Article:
If she was clicking on a Facebook profile, it would say “It’s complicated.” [Laughs.]

Brienne doesn’t really operate in that sexual realm. It’s the night before the battle. The stakes are really high and people are allowing themselves to feel things that they wouldn’t necessarily feel. She is experiencing all manner of things, but as usual, she’s not quite sure where to put any of it. What’s been marvelous about the relationship between Brienne and Jamie has been that we haven’t been able to contextualize it. It’s pretty rare, that sort of relationship on a mainstream TV show. Where it’s two women— sorry! That it’s a man and a woman …

I was going to say, what do you mean to tell me?
Oops, spoiler alert! Not really. [Laughs.] It’s an amazing relationship between Tormund and Brienne because what they do so well is that kind of unbridled desire toward someone. It’ll be interesting to see which way the barometer will swing.

Intriguing! You posted a really sweet Instagram photo with Daniel Portman this week, and we’re all a little worried about Pod’s fate now. But I want to ask: There’s that moment where, all of a sudden, he breaks out in this beautiful song. Did you know that was something Daniel could do?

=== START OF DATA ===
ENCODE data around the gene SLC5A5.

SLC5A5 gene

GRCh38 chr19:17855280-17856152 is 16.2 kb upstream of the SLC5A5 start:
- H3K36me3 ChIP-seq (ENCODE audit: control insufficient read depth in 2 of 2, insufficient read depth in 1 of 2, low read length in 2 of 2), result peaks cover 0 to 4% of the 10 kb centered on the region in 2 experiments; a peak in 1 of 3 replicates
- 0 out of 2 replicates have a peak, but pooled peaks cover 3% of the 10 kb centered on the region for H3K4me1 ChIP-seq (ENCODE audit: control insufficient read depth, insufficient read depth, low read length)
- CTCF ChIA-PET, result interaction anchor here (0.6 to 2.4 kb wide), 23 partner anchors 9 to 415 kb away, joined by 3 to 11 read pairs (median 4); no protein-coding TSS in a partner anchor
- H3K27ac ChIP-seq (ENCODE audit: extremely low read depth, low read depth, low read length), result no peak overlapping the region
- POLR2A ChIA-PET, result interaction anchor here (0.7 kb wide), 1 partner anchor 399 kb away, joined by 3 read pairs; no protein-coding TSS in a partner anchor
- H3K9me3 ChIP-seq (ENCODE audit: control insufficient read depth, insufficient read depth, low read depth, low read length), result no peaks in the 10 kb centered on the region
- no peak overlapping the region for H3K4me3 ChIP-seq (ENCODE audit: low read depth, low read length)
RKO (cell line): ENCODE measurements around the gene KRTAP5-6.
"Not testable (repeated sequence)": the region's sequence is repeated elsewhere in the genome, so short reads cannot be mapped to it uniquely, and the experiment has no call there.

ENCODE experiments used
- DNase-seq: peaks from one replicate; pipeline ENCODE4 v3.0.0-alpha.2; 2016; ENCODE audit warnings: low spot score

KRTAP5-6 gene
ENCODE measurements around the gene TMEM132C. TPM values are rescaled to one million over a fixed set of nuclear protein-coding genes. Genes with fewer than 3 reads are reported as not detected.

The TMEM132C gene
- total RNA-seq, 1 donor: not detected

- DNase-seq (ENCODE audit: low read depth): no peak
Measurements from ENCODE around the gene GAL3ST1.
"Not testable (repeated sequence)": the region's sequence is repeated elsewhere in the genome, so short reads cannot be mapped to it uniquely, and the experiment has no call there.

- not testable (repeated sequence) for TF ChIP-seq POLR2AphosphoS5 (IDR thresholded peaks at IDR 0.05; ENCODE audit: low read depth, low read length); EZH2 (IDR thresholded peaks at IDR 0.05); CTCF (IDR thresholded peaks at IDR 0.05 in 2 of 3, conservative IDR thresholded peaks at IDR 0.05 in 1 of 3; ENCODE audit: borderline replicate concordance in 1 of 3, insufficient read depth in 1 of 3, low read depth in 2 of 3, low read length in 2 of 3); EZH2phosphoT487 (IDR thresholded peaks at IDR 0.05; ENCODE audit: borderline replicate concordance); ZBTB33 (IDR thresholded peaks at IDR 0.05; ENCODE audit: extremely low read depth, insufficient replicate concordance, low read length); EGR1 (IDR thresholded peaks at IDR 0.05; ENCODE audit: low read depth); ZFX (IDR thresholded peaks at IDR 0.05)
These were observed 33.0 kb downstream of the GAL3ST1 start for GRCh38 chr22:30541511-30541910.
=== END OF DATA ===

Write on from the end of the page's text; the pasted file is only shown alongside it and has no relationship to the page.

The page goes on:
Daniel had told me that he could sing. I really don’t feel we’ve really begun to scratch the surface of what he is capable of doing — and that day, he was extraordinary. We hadn’t heard the song, we hadn’t heard him rehearsing the song, but we were told. You know, it’s high stakes. People want to give their very best performances, you’re aware there’s the limitations of time, you’re aware you are working with brilliant people. So, there can be an element of pressure. They did maybe 20 takes and Daniel had to nail it every time. And he did.

Oh my gosh.
It was exquisitely beautiful. So full of his very large heart every time. The range and depth of the emotions that Daniel has readily to him.

Did you cry? When Daniel sang?
Look, there was a lot of crying going on that day.

This interview has been edited and condensed.

Gwendoline Christie on Brienne’s Knighthood and GOT Fate